That’s what the Bears and their fans — and expected — back in the summer when talking Super Bowl.
A dynamic, self-sufficient offense. A defense capable of answering the greatest challenges. Special teams that make winning plays instead of losing ones.
It all came together so wonderfully Thursday in the Bears’ 31-24 win over the Cowboys, which was not as close as the score indicated.
For the second straight game, Mitch Trubisky was a major reason the Bears won. He accounted for four touchdowns in front of a national prime-time audience.
The defense shut down the NFL’s top-ranked offense despite losing another top contributor, inside linebacker Roquan Smith, to a probable season-ending pectoral muscle injury.
It amounted to the Bears’ most emphatic, complete win of 2019. Sure, it probably arrived too late to resuscitate their faint postseason pulse. But for one night on the lakefront, at least, this season felt fun.
Like, almost 2018 fun.
“You can’t fix the past,” said receiver Allen Robinson, who caught two of Trubisky’s three touchdown passes. “But we can have control of what’s in the future for us. That’s the next day. We know the situation that we’re in.”
More specifically, the Bears’ spit-and-polished three-game winning streak has them, ahem, “in the hunt.” At least, that’s the deal according to TV graphics explaining the playoff picture.
They still need the Vikings to collapse to have a shot at playing in January. But that’s not the main takeaway Thursday.
For the first time since Oct. 20, the Bears have a winning record, 7-6. This team did not fold or shatter or crumble or however else lesser groups disintegrate when a season goes wayward. That counts for something.
Between the unusually frequent singalongs to “Bear Down, Chicago Bears” at Soldier Field, you could hear incredulous voices echoing through the city, asking: “Where the heck has this been all year?”
It’s a valid question. Certainly, a tempting one to ask, given the unmet expectations of this season after last year’s magic carpet ride to 12-4.
Finding an answer won’t vault the Bears upward in the standings. But maybe it would help fans grieve this season and understand why it took 13 games for everything to click.
“It’s just the attention to detail, in my opinion,” left tackle Charles Leno said. “Our attention to detail is off the charts right now. Guys are locked in more. Guys are focused on their job. They’re not thinking about any outside noise or, ‘I messed up this play, so I’ve got to press harder.’ If they mess up one play, they move on and get the job done the next play. We’re playing carefree, honestly.”
Why couldn’t they do that earlier? Why did pressure or expectations tie them so tightly in knots?
You could bang your head against the wall trying to figure it out. Or you could just adopt a better-late-than-never perspective.
The latter, at least, was the collective mindset inside the happy home locker room as Thursday night turned to Friday morning.
“Players, they play different when you're winning,” coach Matt Nagy said. “You play looser. You don't press as much. Right now, the identity between the defense, the offense, it doesn't feel like one of those deals where if we don't hold them to under 14 points, we don't have a chance to win.”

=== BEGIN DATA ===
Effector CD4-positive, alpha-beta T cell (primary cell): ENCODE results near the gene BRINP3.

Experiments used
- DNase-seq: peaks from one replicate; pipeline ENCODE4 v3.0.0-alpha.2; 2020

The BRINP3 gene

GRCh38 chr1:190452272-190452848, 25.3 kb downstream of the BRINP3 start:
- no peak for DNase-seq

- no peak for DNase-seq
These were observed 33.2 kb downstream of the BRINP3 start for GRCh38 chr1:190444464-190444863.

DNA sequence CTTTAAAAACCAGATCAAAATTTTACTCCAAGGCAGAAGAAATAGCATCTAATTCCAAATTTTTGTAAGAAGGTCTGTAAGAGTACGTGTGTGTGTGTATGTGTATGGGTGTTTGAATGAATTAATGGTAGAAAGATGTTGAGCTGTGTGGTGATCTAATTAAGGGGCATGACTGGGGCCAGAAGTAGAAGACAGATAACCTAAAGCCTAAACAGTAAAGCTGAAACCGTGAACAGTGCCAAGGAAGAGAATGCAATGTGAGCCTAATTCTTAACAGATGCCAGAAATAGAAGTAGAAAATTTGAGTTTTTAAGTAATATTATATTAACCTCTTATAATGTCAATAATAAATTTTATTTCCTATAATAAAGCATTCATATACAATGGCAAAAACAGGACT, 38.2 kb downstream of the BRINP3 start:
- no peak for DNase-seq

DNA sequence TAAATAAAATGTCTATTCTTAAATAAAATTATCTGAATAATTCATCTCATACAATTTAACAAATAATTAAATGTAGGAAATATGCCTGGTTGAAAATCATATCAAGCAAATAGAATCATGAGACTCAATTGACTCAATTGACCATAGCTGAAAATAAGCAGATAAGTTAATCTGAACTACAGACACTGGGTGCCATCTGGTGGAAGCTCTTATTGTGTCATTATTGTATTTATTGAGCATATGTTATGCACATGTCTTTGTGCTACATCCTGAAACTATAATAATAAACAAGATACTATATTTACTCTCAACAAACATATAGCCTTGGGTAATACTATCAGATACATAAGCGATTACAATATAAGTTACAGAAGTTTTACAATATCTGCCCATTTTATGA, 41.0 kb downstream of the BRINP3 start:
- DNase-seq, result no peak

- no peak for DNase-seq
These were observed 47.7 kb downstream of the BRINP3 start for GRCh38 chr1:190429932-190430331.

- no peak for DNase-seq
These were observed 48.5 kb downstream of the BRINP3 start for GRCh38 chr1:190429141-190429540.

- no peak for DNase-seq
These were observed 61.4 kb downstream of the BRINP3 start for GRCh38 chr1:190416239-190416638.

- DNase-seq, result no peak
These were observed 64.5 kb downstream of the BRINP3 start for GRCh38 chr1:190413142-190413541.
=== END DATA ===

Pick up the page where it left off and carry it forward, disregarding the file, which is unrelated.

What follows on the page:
Trubisky exemplified that. He ran around Soldier Field and through the Cowboys like it was a schoolyard. His schoolyard.
He rushed nine times for 64 yards, excluding a victory kneeldown. Five of his runs gained a first down, including 23-yard touchdown on a zone-read keeper that made it 31-14 early in the fourth quarter.
“The best part of that for me was how excited my teammates got afterward,” Trubisky said. “Really cool moment.”
Safety Eddie Jackson came off the bench to celebrate with his quarterback. Receiver Anthony Miller, who caught his first touchdown of the season earlier in the game, also joined the party.
“I told him: You’re running stuff,” Miller said. “You’re proving the doubters wrong. We’ve been rocking with him this whole time. Finally, everything is clicking.”
It’s no coincidence the Bears are ascending collectively while Trubisky is individually.
He followed his strong Thanksgiving performance against the Lions by completing 23 of 31 passes for 244 yards, three touchdowns and one interception. His rating was 115.5.
The Bears moved the ball on the opening drive, but Trubisky’s ill-advised throw on a play-action keeper to the left was intercepted by cornerback Jourdan Lewis at the Cowboys 1-yard line.
Just as he did against Lions, though, Trubisky compartmentalized the pick and proceeded to play a stellar game.
“He said, ‘Forget about it. We’re moving down on the next drive,’ ” Leno recalled. “Then what happened? Touchdown.”
In fact, four straight scoring drives followed.
On the other side of the ball, the defense recovered from an 18-play, 75-yard touchdown drive on the opening possession. It gave up 58 yards total on the next five possessions, while the Bears offense pulled away.
Together, the Bears were playoff-caliber. Maybe that hurts some fans a little, given what this season might have been.